Archive for July 29th, 2009

School starts seven days from today. 

(boo!  hiss!) 

(Etc., etc.) 

While some parents would turn cartwheels over the thought of sending kids back to school, thus absolving them of responsibility for seven (or more) hours of the day, five days per week — I am not one of those parents. 

I am continually shaking my head at the fact that my kid will be in third grade.  THIRD GRADE, y’all.  I was warned that once they start school it goes all too quickly, and by damn, it does. 

The thing I love about summer is the fact that we get to hang out, Spawn and me.  I love being with my kid, having new experiences, having fun.  I am soaking up every single second of this part of Spawn’s childhood, because I know in just a few short years it will be All Over and I will be relegated to the role of Please Just Drop Me Off Two Blocks Away And I’ll Walk, God I’m So Embarrassed I Have Parents. 

(Because I remember what I was like as a preteen and teen.  Not pretty.) 

To be sure, each age and phase that Spawn has gone through has had its’ challenges, but for the most part I can’t say that any particular one of them has been the best.  I’ve loved each year as it’s passed, amazed by the changes the kid has gone through.  Every age has been my favorite, for reasons as varied as the ages and stages themselves.  The baby years and their milestones were fascinating.  Toddlerhood, there were definitely some things I could have done without (okay, LOTS of things), but still there were parts that just blew me away.  And from about age 4 and up, each year has been funny and bittersweet and full-on awesome in terms of seeing what kind of person Spawn is becoming.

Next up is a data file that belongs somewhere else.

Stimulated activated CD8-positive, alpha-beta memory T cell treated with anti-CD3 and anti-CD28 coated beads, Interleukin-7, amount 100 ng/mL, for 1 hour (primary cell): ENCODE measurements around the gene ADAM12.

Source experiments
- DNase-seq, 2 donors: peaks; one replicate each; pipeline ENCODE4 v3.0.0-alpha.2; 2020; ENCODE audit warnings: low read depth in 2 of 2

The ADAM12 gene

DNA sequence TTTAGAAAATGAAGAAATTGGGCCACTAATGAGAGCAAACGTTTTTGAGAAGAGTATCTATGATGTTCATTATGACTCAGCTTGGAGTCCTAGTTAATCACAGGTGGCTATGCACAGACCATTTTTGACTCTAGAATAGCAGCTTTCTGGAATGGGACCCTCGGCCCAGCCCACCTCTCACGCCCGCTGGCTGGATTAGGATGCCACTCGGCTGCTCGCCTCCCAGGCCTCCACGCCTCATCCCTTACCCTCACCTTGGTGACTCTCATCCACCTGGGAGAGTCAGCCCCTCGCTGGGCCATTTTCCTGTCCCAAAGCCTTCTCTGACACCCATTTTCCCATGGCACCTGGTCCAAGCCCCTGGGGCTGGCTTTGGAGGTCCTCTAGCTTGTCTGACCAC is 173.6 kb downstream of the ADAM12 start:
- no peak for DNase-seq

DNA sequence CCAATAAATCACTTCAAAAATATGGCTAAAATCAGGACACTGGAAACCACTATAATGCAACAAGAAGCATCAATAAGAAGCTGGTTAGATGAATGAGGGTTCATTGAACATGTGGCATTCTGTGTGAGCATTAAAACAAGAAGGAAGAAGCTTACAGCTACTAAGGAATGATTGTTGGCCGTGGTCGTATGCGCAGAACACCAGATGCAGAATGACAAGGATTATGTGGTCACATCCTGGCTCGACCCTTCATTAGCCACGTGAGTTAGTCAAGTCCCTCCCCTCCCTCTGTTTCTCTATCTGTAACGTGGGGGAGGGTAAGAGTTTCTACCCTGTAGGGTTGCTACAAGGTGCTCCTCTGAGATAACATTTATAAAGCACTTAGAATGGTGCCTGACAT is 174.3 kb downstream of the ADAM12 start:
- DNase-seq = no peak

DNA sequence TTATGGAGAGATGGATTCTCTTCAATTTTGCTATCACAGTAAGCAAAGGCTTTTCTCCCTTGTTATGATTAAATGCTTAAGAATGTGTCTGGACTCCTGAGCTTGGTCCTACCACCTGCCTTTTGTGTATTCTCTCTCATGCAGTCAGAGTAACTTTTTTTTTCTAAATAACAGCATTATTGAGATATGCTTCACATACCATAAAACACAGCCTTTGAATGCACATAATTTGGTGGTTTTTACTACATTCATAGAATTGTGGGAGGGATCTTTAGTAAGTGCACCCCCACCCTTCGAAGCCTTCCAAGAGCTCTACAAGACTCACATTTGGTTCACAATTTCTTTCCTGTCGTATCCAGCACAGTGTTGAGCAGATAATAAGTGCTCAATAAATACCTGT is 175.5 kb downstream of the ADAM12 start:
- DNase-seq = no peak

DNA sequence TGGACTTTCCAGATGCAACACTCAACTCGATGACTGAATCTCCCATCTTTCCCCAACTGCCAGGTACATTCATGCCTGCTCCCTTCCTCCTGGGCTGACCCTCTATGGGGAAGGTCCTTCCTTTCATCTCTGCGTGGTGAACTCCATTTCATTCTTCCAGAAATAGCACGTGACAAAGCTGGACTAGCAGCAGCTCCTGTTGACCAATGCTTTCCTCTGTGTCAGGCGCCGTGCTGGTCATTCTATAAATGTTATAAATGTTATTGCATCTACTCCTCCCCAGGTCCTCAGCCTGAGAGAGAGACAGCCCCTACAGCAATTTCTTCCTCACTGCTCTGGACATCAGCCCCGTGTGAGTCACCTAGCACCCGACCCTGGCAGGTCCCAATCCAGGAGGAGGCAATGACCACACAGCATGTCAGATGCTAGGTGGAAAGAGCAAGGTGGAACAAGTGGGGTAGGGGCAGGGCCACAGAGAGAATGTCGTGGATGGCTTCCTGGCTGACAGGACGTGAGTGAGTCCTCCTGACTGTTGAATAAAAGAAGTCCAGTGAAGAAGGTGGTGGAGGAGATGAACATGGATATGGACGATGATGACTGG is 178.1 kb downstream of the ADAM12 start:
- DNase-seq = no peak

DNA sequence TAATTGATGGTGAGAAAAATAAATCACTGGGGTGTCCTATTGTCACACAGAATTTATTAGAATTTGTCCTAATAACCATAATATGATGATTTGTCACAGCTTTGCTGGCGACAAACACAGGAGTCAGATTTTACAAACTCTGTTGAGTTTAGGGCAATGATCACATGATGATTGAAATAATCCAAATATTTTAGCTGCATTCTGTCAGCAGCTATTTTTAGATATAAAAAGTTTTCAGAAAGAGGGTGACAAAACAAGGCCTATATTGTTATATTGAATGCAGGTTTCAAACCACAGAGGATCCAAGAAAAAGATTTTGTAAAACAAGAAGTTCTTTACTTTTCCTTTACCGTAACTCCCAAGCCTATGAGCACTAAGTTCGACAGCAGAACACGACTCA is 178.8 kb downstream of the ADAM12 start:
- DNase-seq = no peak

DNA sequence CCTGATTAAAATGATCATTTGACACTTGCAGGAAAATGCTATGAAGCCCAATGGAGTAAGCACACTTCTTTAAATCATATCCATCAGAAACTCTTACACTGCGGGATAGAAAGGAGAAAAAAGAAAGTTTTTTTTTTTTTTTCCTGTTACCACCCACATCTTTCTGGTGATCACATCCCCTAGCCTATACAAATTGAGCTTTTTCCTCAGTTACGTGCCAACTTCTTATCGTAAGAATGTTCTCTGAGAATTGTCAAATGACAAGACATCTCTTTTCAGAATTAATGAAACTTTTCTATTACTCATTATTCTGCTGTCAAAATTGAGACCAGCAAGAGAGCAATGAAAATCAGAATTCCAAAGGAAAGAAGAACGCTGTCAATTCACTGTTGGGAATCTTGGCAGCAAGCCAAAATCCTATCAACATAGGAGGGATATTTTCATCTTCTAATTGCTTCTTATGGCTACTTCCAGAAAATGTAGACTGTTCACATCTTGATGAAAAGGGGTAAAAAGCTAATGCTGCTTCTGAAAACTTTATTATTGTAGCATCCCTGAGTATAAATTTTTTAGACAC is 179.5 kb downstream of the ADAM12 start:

And yet, I can feel the rush of air from a door closing.  Spawn is pushing away, as kids are supposed to do, from my parental grip.  I don’t kid myself thinking that I’ll continue to have the same omniscient influence as I’ve enjoyed these first eight years or so. 

My dad used to always caution me to not wish my life away, and for a kid that’s just useless advice, because the whole object of the game is to reach the next big day — birthday, Christmas, driver’s license, college.  The folly of youth lies in the knitting together the boring parts in order to arrive at the exciting stuff, whatever that might be.  But it’s in the boring stuff, the day by day, that life’s lessons are learned.  What I would not give to be able to go back and spend the day with my grandfather, riding around town in his big ol’ Buick, eating Hershey bars and drinking Cokes from glass bottles.  It’s entirely possible that I might have been the only 16-year-old girl in history who preferred to spend her sixteenth birthday fishing with her dad than at some hotsy-totsy party. 

As I’ve gotten older, I’ve found it important to take my dad’s advice.  Because he is wise. 

Spawn’s childhood has been akin to trying to hold water in my cupped palms.  It’s leaked out between my fingers and left me with wet hands.  And it’s been me arriving here, at the cusp of a third grade year and all that it will bring, and just not being ready at all. 


— Mox


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